Where Have All the Children Gone?

Where have all the children gone? It's a problem that Mark Steyn first addressed in his book America Alone. Other than a piece Jonathan Last recently wrote for Weekly Standard, few if any reporters, pundits, politicians, or scholars seemed to take any interest. This is rather astonishing in so far as everything from our national security, economy, and future well-being depends on our ability to procreate. As Mark Steyn quipped, "...a people that won't multiply can't go forth or go anywhere. Those who do will shape the age we live in."

If one is to glimpse at the TFR (Total Fertility Rates, measured in children per female. One can get them via the CIA Fact Book, Wiki, and various UN publications) he would see that from a TFR of 4.78 in 1970, the global fertility rate fell to 2.56 in 2010. If one is to glance at individual nations, he will notice that some of the lowest rates are in Europe and the former USSR. Poland has a TFR of 1.26, Romania's is 1.20, and the Ukraine's is under 1.3. In Italy, Greece, Spain, France, the UK, Germany and Portugal the TFRs are below 1.5. Scandinavia as a whole fares a little better with TFR's just under 1.9 children per female. But, before these north European nations put themselves on their backs, it should be noted that Scandinavia has very large and fertile Islamic minority population. It is the immigrant populations that are reproducing, and not the hosts.

One will also notice that various Asian nations also have very low TFRs. Japan's is near what demographers call the lowest of the low of 1.1, while China has a TFR of 1.5. But China and Japan are not alone for Thailand and Vietnam have TFRs below 2.0. If one goes to Central and South America the numbers are better, but the trends are not.  Mexico had a TFR in 1970 of just below 6.9; today it is just over 2.2 children per female. As a matter of fact, this negative trend continues across Central and into much of South America. And while current TFRs in South America average above replacement rates, if the current trends continue they will soon fall below them.  

Even in Muslim nations the TFRs are falling. From Tunisia to Egypt the birthrates have fallen from over 6 children per female in 1970 to below 2.5 in 2010. The TFR for Tunisia in 2010 was only 1.86 children per female. Yes, Yemen, Afghanistan, as well as Somalia enjoy some of the highest birthrates in the world (generally above 6.0), but the trend in many East Asian nations is downward. Indonesia, for instance, has a TFR of only 2.19 compared to 5.6 in 1970. It is only in Africa where TFRs generally well are above replacement levels.

The fertility trends in the United States mirror global trends.  Jonathan Last pointed out that our fertility rates have been falling ever since our Founding.  From an average of over 7 children per female in  the late 18th Century to a nadir of less than 2.1 during the Great Depression, it was only the period 1945-1965 did our TFR's actually increase.  During the Baby Boom years the TFR reached a peak in 1960 (3.6 children per female).  But by 1980 our TFR sank to 1.8 . It currently stands at just over 2.0 (2.06) thanks in large part to immigration (both legal and illegal).  Last also makes the point that recent immigrants to the US adapt to their American hosts very quickly as far as fertility is concerned. There is little to fear that immigrant minorities as a group will reproduce themselves into a majority someday (a nativist fear that goes back over 100 years).  The just completed 2010 Census showed the slowest growth rates since the Great Depression.  Yes, the US's growth rate will continue to be positive, but the rate of positive change in our population has lost steam.  Only immigration allowed our population to increase.  It isn't inconceivable that our population could in fact contract this century if current trends are not reversed.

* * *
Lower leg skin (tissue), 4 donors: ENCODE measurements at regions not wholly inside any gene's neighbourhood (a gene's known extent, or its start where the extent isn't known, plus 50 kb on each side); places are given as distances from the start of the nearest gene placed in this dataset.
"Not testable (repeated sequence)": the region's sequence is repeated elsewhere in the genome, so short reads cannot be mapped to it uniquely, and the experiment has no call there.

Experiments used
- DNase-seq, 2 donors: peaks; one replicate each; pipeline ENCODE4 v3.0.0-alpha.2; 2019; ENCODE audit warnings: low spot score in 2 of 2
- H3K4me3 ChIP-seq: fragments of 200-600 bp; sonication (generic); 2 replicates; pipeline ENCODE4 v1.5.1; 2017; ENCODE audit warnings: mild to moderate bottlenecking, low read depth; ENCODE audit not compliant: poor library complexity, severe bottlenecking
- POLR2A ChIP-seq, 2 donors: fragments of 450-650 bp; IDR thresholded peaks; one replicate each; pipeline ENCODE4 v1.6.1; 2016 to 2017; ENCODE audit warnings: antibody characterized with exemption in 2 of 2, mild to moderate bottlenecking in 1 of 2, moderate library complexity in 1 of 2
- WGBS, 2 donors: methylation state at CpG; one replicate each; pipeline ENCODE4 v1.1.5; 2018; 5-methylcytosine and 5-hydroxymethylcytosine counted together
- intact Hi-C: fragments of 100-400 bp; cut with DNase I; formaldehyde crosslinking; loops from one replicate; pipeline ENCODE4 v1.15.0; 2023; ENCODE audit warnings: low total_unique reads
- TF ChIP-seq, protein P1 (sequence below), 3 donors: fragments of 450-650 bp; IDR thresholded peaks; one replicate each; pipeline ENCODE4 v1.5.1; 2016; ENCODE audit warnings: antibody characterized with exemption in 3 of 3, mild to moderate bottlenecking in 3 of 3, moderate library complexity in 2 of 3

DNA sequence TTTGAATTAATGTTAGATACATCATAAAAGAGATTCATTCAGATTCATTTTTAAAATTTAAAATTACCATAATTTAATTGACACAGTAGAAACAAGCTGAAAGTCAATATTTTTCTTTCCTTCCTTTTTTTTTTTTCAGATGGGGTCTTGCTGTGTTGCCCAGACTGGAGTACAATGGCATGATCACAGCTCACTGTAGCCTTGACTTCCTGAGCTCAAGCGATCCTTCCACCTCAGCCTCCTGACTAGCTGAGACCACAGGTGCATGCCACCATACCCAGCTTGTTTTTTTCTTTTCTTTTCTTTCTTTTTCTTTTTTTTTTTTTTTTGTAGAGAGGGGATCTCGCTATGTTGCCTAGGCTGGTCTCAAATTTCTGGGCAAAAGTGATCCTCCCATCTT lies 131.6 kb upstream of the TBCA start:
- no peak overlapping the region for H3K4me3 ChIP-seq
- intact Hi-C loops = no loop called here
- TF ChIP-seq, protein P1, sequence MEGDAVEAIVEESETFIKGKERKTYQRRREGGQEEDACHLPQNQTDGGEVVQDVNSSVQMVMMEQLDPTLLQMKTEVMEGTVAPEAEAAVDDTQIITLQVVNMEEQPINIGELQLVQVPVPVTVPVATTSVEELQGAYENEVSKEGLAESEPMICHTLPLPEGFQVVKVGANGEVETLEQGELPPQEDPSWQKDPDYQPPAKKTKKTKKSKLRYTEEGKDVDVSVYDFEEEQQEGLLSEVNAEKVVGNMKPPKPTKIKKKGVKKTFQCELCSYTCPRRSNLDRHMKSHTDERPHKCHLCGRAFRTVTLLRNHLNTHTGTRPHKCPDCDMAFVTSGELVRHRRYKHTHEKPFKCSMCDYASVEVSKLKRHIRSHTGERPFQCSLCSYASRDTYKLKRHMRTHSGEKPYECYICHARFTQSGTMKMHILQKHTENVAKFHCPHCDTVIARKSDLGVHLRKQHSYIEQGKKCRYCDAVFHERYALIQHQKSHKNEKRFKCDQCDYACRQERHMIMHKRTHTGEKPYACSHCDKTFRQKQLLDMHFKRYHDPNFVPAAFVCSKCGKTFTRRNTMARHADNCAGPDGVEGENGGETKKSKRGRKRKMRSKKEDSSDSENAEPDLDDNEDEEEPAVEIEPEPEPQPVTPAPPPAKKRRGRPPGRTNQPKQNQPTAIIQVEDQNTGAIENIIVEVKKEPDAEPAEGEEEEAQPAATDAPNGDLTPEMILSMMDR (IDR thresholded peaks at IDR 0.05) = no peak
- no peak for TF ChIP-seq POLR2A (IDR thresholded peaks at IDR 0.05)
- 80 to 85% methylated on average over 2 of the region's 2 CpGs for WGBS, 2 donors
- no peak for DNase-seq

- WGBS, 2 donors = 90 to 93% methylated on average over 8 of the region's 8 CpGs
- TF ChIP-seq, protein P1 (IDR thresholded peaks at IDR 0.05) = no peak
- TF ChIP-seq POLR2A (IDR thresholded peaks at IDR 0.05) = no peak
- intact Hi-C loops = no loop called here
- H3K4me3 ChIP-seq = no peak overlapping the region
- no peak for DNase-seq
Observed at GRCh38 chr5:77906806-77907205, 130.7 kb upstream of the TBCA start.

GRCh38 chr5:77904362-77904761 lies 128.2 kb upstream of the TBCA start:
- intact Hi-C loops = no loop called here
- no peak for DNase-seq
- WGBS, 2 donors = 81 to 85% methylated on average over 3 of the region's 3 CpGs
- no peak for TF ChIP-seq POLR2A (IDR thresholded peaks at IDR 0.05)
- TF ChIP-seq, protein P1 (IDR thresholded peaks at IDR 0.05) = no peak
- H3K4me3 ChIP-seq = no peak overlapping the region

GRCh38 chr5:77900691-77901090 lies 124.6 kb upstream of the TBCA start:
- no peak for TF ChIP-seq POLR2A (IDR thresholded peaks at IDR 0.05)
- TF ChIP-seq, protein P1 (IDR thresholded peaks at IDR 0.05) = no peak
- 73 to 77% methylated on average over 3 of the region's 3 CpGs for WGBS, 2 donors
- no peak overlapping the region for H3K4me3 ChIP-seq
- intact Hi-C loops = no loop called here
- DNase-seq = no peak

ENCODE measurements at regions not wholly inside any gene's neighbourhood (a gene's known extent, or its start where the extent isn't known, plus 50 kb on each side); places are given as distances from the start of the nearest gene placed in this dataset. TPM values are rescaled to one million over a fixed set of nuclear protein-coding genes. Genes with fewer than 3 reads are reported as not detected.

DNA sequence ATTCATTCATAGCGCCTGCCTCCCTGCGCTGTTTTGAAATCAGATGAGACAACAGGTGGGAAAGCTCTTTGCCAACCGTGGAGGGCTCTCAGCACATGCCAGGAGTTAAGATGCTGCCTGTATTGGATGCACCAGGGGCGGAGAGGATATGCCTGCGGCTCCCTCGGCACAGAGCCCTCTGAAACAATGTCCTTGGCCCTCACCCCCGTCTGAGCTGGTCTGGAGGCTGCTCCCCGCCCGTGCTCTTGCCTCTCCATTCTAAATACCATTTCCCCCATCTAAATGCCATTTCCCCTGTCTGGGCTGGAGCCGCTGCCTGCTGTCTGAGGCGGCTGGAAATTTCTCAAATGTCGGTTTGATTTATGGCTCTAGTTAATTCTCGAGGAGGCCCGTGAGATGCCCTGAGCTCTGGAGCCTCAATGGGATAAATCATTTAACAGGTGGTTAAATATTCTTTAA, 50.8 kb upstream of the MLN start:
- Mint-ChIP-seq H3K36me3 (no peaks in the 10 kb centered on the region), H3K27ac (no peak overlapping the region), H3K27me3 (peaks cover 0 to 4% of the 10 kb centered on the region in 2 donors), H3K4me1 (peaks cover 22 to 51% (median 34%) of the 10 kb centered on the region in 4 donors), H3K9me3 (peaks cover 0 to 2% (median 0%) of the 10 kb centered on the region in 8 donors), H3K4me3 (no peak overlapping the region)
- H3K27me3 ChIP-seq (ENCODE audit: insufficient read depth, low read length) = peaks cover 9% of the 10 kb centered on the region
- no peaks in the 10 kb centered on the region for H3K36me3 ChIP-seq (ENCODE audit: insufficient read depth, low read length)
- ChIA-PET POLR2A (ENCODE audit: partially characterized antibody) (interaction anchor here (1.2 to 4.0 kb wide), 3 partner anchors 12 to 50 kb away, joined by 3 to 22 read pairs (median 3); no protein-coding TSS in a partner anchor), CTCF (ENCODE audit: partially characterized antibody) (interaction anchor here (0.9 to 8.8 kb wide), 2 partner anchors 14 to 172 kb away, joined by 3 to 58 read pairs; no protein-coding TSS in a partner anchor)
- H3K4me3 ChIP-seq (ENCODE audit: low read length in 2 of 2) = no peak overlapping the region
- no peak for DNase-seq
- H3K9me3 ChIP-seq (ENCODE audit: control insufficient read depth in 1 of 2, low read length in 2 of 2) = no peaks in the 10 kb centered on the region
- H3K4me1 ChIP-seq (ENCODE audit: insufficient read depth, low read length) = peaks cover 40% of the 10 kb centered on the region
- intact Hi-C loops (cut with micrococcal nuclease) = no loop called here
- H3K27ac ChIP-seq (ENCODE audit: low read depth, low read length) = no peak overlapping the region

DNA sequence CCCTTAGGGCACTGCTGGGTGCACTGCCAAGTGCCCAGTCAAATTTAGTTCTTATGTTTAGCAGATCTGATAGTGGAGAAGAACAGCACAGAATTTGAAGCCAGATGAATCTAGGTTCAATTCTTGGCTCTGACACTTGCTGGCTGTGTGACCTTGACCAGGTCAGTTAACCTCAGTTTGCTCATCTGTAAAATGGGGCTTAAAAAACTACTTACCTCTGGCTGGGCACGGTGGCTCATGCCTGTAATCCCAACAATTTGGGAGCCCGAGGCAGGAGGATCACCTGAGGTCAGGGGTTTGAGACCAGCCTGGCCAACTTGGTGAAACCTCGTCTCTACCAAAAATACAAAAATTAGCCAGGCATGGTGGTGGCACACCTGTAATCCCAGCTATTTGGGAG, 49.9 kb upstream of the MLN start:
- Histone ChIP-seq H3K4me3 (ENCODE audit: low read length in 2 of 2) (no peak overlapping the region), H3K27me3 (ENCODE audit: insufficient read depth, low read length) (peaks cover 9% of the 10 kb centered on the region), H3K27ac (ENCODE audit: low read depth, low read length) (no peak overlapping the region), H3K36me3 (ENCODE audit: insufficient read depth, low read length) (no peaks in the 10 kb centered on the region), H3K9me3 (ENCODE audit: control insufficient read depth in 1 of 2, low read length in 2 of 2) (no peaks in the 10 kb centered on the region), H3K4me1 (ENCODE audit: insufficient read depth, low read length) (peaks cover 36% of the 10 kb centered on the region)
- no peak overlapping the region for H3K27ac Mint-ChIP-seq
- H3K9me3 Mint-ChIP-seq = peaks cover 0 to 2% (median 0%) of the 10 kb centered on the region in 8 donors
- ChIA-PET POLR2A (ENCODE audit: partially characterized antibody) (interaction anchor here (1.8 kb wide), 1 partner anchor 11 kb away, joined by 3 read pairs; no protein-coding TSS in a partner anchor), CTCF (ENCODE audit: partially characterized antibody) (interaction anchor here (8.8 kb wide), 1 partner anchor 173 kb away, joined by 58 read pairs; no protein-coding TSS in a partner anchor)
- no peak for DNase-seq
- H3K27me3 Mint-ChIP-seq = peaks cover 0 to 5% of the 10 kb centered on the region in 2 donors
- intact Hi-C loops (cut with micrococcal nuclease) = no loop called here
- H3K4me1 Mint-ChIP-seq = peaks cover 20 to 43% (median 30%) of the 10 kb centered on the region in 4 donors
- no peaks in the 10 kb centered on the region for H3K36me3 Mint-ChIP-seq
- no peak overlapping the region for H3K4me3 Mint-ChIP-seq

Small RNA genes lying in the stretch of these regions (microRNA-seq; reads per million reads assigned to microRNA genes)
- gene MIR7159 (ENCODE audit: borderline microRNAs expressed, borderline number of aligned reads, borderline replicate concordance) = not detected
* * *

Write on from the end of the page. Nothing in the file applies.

There are significant problems these plummeting birthrates create.  Economically the problems are obvious.  Governments in Europe and North America built elaborate and generous entitlement states since World War II.  But the inverted demographic pyramid of Europe and North America already are causing significant strains on the public purse.  The US alone has $100 trillion worth of unfunded public liabilities.  For Europe the problems are not just economic; growing Muslim populations in the UK, Belgium, Spain, Italy, and France foretell both social and political unrest, as Muslims will certainly continue to clash with its aging, gentrified host society.  As the number of native Europeans halves every 35 years, the proportion of Muslims will proportionally increase.  A decade ago, European experts laughed at the predictions of a future Eurabia.  They no longer laugh.

Another significant ramification of a rapidly aging society was brought to light with the earthquake/tsunami disaster that hit Japan on 11 March.  Lost in the drama of the nuclear power plant meltdowns was the horrific story of Harumi Wanatabe.  In an interview with reporters, Harumi described how her elderly parents were swept away by the tsunami as she desperately attempted to save them.  The tsunami hit her village only 30 minutes after the earthquake stopped.  Harumi's parents were too frail to move quickly.  One wonders how many of the victims of this tragedy will be the elderly.  Japan for decades has had some of the lowest fertility rates in the world.  The elderly now make up the fastest growing segment of its population.  Most of these elderly didn't have many children; and their children produced even fewer grandchildren.  Like Europe during the tragic heat wave of 2003 (in which the majority of the 35,000 victims were elderly), Japan is beginning to experience its demographic decline in a most painful way.

The United States is at a crossroads.  We are not yet in the position of Europe, China, and Japan.  But we are not that far behind.  As the statistics point out, we will not be able to rely on immigration much longer to grow our population.  Procreation of course is a very private matter, but it does have very public ramifications.  And history has shown that no amount of government largess encourages couples to procreate.  European nations offered very generous inducements for decades, but their fertility rates continue to drop.  Jonathon Last noted that fertility rates in many ways are determined by religious beliefs.  From this perspective the US, is more secular than is advertised. And unless things change quickly, we will suffer the same fate of Europe and Japan.  Postmodern secular nations are committing suicide.